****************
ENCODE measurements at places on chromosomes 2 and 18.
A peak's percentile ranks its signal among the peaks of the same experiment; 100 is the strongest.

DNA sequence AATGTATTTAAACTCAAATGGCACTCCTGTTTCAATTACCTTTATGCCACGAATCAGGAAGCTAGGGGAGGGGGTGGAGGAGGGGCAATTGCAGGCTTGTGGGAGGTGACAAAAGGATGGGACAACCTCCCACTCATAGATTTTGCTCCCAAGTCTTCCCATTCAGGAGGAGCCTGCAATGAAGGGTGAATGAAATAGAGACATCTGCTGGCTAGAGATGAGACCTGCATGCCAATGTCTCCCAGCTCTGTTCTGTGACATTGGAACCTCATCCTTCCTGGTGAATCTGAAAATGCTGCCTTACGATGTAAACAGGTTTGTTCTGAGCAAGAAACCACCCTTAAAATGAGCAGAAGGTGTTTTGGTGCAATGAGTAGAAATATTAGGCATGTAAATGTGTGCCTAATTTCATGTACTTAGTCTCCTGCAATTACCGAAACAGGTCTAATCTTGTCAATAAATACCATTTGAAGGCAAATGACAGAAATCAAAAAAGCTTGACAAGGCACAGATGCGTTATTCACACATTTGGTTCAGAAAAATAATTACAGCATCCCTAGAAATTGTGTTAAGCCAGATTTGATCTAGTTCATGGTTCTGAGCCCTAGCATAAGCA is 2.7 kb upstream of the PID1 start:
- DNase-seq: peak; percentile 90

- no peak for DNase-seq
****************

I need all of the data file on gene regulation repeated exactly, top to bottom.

ENCODE measurements at places on chromosomes 2 and 18.
A peak's percentile ranks its signal among the peaks of the same experiment; 100 is the strongest.

DNA sequence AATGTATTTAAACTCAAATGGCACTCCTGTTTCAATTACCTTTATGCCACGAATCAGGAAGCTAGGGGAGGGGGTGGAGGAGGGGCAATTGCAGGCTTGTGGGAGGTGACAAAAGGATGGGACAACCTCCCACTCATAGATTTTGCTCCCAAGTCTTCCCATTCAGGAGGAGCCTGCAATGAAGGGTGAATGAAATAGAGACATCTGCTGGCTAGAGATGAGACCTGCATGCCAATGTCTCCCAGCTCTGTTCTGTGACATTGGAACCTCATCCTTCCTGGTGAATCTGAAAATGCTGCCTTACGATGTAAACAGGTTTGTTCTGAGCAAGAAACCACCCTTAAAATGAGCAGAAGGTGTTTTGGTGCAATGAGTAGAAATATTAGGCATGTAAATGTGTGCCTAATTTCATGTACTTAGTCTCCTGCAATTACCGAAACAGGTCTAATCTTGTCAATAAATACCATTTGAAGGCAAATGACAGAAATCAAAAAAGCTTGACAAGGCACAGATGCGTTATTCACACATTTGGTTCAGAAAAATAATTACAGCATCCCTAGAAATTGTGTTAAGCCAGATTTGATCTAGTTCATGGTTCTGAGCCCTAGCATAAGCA is 2.7 kb upstream of the PID1 start:
- DNase-seq: peak; percentile 90

- no peak for DNase-seq